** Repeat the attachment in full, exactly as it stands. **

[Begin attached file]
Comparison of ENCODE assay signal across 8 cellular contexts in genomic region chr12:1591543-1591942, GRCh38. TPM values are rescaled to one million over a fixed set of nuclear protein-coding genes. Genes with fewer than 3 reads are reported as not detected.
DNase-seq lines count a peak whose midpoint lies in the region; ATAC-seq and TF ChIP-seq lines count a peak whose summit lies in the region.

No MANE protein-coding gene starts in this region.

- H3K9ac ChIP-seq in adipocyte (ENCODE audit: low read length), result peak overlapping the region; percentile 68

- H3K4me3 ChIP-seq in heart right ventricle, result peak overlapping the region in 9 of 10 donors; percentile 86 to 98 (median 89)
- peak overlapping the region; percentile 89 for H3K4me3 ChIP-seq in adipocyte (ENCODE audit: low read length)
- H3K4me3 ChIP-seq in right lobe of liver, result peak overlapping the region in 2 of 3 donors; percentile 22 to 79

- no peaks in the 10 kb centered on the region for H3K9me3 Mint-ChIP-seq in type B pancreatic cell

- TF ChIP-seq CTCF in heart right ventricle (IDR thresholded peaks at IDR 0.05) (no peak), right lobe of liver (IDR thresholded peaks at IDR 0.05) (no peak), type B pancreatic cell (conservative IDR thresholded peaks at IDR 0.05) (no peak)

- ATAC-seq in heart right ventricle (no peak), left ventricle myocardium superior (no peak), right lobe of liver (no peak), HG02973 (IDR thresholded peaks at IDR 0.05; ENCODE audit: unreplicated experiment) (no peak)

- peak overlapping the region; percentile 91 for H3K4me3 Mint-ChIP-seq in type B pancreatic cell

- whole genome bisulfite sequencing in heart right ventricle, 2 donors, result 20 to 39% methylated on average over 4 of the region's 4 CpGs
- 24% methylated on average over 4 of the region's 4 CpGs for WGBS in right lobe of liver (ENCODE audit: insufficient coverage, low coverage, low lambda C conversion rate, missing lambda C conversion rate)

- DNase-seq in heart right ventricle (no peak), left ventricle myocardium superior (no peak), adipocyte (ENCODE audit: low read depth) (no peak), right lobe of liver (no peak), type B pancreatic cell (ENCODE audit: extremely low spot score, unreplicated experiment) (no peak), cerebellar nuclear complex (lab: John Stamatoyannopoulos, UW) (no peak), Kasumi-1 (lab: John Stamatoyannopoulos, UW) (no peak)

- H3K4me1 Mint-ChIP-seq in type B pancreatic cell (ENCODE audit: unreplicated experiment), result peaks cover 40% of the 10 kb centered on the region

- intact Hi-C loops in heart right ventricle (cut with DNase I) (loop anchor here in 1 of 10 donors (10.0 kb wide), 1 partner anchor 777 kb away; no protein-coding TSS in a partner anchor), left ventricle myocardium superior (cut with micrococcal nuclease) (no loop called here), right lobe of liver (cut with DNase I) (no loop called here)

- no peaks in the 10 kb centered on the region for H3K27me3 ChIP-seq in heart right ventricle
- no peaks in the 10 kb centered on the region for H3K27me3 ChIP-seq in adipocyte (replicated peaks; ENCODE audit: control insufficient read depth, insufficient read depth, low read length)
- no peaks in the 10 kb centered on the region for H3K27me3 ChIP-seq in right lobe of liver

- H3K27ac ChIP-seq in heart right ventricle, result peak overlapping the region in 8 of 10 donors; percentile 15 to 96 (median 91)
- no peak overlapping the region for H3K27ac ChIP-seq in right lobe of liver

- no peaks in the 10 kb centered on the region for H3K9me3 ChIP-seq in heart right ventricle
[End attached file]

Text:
Comparison of ENCODE assay signal across 8 cellular contexts in genomic region chr12:1591543-1591942, GRCh38. TPM values are rescaled to one million over a fixed set of nuclear protein-coding genes. Genes with fewer than 3 reads are reported as not detected.
DNase-seq lines count a peak whose midpoint lies in the region; ATAC-seq and TF ChIP-seq lines count a peak whose summit lies in the region.

No MANE protein-coding gene starts in this region.

- H3K9ac ChIP-seq in adipocyte (ENCODE audit: low read length), result peak overlapping the region; percentile 68

- H3K4me3 ChIP-seq in heart right ventricle, result peak overlapping the region in 9 of 10 donors; percentile 86 to 98 (median 89)
- peak overlapping the region; percentile 89 for H3K4me3 ChIP-seq in adipocyte (ENCODE audit: low read length)
- H3K4me3 ChIP-seq in right lobe of liver, result peak overlapping the region in 2 of 3 donors; percentile 22 to 79

- no peaks in the 10 kb centered on the region for H3K9me3 Mint-ChIP-seq in type B pancreatic cell

- TF ChIP-seq CTCF in heart right ventricle (IDR thresholded peaks at IDR 0.05) (no peak), right lobe of liver (IDR thresholded peaks at IDR 0.05) (no peak), type B pancreatic cell (conservative IDR thresholded peaks at IDR 0.05) (no peak)

- ATAC-seq in heart right ventricle (no peak), left ventricle myocardium superior (no peak), right lobe of liver (no peak), HG02973 (IDR thresholded peaks at IDR 0.05; ENCODE audit: unreplicated experiment) (no peak)

- peak overlapping the region; percentile 91 for H3K4me3 Mint-ChIP-seq in type B pancreatic cell

- whole genome bisulfite sequencing in heart right ventricle, 2 donors, result 20 to 39% methylated on average over 4 of the region's 4 CpGs
- 24% methylated on average over 4 of the region's 4 CpGs for WGBS in right lobe of liver (ENCODE audit: insufficient coverage, low coverage, low lambda C conversion rate, missing lambda C conversion rate)

- DNase-seq in heart right ventricle (no peak), left ventricle myocardium superior (no peak), adipocyte (ENCODE audit: low read depth) (no peak), right lobe of liver (no peak), type B pancreatic cell (ENCODE audit: extremely low spot score, unreplicated experiment) (no peak), cerebellar nuclear complex (lab: John Stamatoyannopoulos, UW) (no peak), Kasumi-1 (lab: John Stamatoyannopoulos, UW) (no peak)

- H3K4me1 Mint-ChIP-seq in type B pancreatic cell (ENCODE audit: unreplicated experiment), result peaks cover 40% of the 10 kb centered on the region

- intact Hi-C loops in heart right ventricle (cut with DNase I) (loop anchor here in 1 of 10 donors (10.0 kb wide), 1 partner anchor 777 kb away; no protein-coding TSS in a partner anchor), left ventricle myocardium superior (cut with micrococcal nuclease) (no loop called here), right lobe of liver (cut with DNase I) (no loop called here)

- no peaks in the 10 kb centered on the region for H3K27me3 ChIP-seq in heart right ventricle
- no peaks in the 10 kb centered on the region for H3K27me3 ChIP-seq in adipocyte (replicated peaks; ENCODE audit: control insufficient read depth, insufficient read depth, low read length)
- no peaks in the 10 kb centered on the region for H3K27me3 ChIP-seq in right lobe of liver

- H3K27ac ChIP-seq in heart right ventricle, result peak overlapping the region in 8 of 10 donors; percentile 15 to 96 (median 91)
- no peak overlapping the region for H3K27ac ChIP-seq in right lobe of liver

- no peaks in the 10 kb centered on the region for H3K9me3 ChIP-seq in heart right ventricle